For the three years that Morgan Gattermeyer has worked at InsideOut Studio on High Street in Hamilton, she has been asked to work toward a goal. This year, her goal is to be a public speaker for the studio.
Gattermeyer has already proven she's making good on that goal - and making a statewide impact.
She was selected to serve on the Ohio Developmental Disabilities Council, an advocacy group creating change that improves independence, productivity, and inclusion for people with developmental disabilities and their families in community life.
She recently traveled to the Ohio Statehouse for Easterseals Ohio Advocacy Day, meeting with key legislators and policy makers to share the impact Easterseals in the 100 years since its founding in Elyria, Ohio, back in 1919.
She was even one of the featured artists who created Easterseals Ray of Hope Awards that were presented to Ohio Gov. Mike DeWine, Senate President Larry Obhof, and Ohio House Speaker Rep. Larry Householder for their support of people living with disabilities.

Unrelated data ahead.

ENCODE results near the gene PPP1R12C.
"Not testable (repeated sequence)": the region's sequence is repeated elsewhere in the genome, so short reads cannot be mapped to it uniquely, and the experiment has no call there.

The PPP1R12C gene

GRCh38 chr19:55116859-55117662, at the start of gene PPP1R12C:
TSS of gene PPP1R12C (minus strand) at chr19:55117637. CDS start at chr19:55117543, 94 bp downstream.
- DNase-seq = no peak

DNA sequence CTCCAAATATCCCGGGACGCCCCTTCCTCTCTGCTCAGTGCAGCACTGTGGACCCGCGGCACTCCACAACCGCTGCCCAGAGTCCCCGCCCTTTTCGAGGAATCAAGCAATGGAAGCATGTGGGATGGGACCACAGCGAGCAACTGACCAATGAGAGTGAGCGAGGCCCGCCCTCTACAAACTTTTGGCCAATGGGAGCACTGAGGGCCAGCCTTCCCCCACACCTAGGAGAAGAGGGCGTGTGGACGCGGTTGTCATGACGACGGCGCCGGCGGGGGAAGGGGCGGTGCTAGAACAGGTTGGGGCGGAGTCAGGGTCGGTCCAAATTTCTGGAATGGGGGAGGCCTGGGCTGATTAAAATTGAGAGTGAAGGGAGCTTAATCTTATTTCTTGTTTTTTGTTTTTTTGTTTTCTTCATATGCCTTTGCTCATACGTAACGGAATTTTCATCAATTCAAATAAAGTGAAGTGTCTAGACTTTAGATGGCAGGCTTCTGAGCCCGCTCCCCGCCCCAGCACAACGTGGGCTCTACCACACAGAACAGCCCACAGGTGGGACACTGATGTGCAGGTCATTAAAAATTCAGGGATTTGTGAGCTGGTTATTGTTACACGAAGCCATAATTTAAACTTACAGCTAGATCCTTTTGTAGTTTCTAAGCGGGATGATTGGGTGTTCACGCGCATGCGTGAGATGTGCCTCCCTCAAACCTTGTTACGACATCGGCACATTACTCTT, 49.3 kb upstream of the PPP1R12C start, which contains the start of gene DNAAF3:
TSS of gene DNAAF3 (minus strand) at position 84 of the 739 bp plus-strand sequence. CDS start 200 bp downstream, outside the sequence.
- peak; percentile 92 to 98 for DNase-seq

“Working at InsideOut has changed me,” Gattermeyer shared. “It’s made me realize that if I take the time and focus, I can accomplish anything.”
Morgan, a Hamilton native and graduate of Butler Tech, had “zero” art background. But as Ralph Waldo Emerson said, ‘Every artist was first an amateur.’
“Working here makes you creative in all aspects of your life. Everything is inspired through here.” As a commissioned studio artist, she shared, “Getting paid to do something I love is absolute joy!”
She hasn’t always felt that way. “I personally think the word disability is shallow. The environment (at InsideOut) is so amazing because you don’t have to worry about trying to fit in.”
“Working here is an outlet, a way of working through things. I just lost my grandma. I used to make art because I thought it was fun, but now I do it in honor of my grandma who loved art. It’s therapeutic.”
Undoubtedly, Gattermeyer has the skills and enthusiasm to be a great spokesperson for InsideOut Studio. What would she like the public to know about this special studio?
With expert salesmanship, she stated that people should know that they can request custom work and something will be made by a studio artist. With the expertise of a publicist, she wants it to be known that the fabulous fire hydrants in downtown Hamilton were painted courtesy of InsideOut artists.
And with the heart and passion of an advocate, her message is simple and profound on why art programs like this matter to people living with disabilities.
“We are people, too.”